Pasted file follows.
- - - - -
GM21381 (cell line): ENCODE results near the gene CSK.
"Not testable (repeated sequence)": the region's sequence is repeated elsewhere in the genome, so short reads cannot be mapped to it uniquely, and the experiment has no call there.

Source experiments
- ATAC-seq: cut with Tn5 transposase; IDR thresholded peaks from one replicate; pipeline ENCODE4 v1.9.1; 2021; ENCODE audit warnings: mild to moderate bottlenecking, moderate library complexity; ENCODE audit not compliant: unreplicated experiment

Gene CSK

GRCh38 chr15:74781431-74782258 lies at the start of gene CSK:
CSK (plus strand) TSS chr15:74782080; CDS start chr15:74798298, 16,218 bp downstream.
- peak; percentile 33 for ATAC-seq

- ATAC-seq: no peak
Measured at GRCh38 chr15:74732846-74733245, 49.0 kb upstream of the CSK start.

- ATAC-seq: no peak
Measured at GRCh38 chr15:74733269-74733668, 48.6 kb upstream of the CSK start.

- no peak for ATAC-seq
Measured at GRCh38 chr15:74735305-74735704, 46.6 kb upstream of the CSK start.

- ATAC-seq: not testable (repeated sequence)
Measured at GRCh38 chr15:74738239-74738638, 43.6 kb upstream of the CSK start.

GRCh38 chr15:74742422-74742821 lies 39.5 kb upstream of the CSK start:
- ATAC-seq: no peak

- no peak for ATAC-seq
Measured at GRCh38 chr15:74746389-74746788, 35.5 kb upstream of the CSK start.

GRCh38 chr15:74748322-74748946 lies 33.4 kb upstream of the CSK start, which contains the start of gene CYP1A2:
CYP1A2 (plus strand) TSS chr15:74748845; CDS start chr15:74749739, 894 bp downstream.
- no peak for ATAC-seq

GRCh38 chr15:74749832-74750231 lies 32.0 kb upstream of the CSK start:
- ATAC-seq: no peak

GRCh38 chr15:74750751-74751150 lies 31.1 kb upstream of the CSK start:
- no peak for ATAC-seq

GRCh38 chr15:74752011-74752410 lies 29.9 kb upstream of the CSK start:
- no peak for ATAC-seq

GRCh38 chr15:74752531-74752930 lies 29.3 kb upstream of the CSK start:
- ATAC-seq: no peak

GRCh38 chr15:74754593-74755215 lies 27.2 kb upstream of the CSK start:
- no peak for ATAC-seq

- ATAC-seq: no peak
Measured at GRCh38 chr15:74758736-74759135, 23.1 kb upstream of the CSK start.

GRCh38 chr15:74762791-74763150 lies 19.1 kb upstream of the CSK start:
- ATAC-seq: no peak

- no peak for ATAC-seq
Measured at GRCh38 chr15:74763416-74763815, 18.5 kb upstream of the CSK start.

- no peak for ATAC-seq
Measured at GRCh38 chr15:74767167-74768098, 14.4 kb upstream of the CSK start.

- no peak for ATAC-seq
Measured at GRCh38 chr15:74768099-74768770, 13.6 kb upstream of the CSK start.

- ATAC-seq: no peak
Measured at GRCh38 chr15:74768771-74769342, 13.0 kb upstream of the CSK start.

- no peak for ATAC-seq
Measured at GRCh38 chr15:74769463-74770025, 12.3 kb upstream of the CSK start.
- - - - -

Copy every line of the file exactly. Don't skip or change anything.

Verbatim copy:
GM21381 (cell line): ENCODE results near the gene CSK.
"Not testable (repeated sequence)": the region's sequence is repeated elsewhere in the genome, so short reads cannot be mapped to it uniquely, and the experiment has no call there.

Source experiments
- ATAC-seq: cut with Tn5 transposase; IDR thresholded peaks from one replicate; pipeline ENCODE4 v1.9.1; 2021; ENCODE audit warnings: mild to moderate bottlenecking, moderate library complexity; ENCODE audit not compliant: unreplicated experiment

Gene CSK

GRCh38 chr15:74781431-74782258 lies at the start of gene CSK:
CSK (plus strand) TSS chr15:74782080; CDS start chr15:74798298, 16,218 bp downstream.
- peak; percentile 33 for ATAC-seq

- ATAC-seq: no peak
Measured at GRCh38 chr15:74732846-74733245, 49.0 kb upstream of the CSK start.

- ATAC-seq: no peak
Measured at GRCh38 chr15:74733269-74733668, 48.6 kb upstream of the CSK start.

- no peak for ATAC-seq
Measured at GRCh38 chr15:74735305-74735704, 46.6 kb upstream of the CSK start.

- ATAC-seq: not testable (repeated sequence)
Measured at GRCh38 chr15:74738239-74738638, 43.6 kb upstream of the CSK start.

GRCh38 chr15:74742422-74742821 lies 39.5 kb upstream of the CSK start:
- ATAC-seq: no peak

- no peak for ATAC-seq
Measured at GRCh38 chr15:74746389-74746788, 35.5 kb upstream of the CSK start.

GRCh38 chr15:74748322-74748946 lies 33.4 kb upstream of the CSK start, which contains the start of gene CYP1A2:
CYP1A2 (plus strand) TSS chr15:74748845; CDS start chr15:74749739, 894 bp downstream.
- no peak for ATAC-seq

GRCh38 chr15:74749832-74750231 lies 32.0 kb upstream of the CSK start:
- ATAC-seq: no peak

GRCh38 chr15:74750751-74751150 lies 31.1 kb upstream of the CSK start:
- no peak for ATAC-seq

GRCh38 chr15:74752011-74752410 lies 29.9 kb upstream of the CSK start:
- no peak for ATAC-seq

GRCh38 chr15:74752531-74752930 lies 29.3 kb upstream of the CSK start:
- ATAC-seq: no peak

GRCh38 chr15:74754593-74755215 lies 27.2 kb upstream of the CSK start:
- no peak for ATAC-seq

- ATAC-seq: no peak
Measured at GRCh38 chr15:74758736-74759135, 23.1 kb upstream of the CSK start.

GRCh38 chr15:74762791-74763150 lies 19.1 kb upstream of the CSK start:
- ATAC-seq: no peak

- no peak for ATAC-seq
Measured at GRCh38 chr15:74763416-74763815, 18.5 kb upstream of the CSK start.

- no peak for ATAC-seq
Measured at GRCh38 chr15:74767167-74768098, 14.4 kb upstream of the CSK start.

- no peak for ATAC-seq
Measured at GRCh38 chr15:74768099-74768770, 13.6 kb upstream of the CSK start.

- ATAC-seq: no peak
Measured at GRCh38 chr15:74768771-74769342, 13.0 kb upstream of the CSK start.

- no peak for ATAC-seq
Measured at GRCh38 chr15:74769463-74770025, 12.3 kb upstream of the CSK start.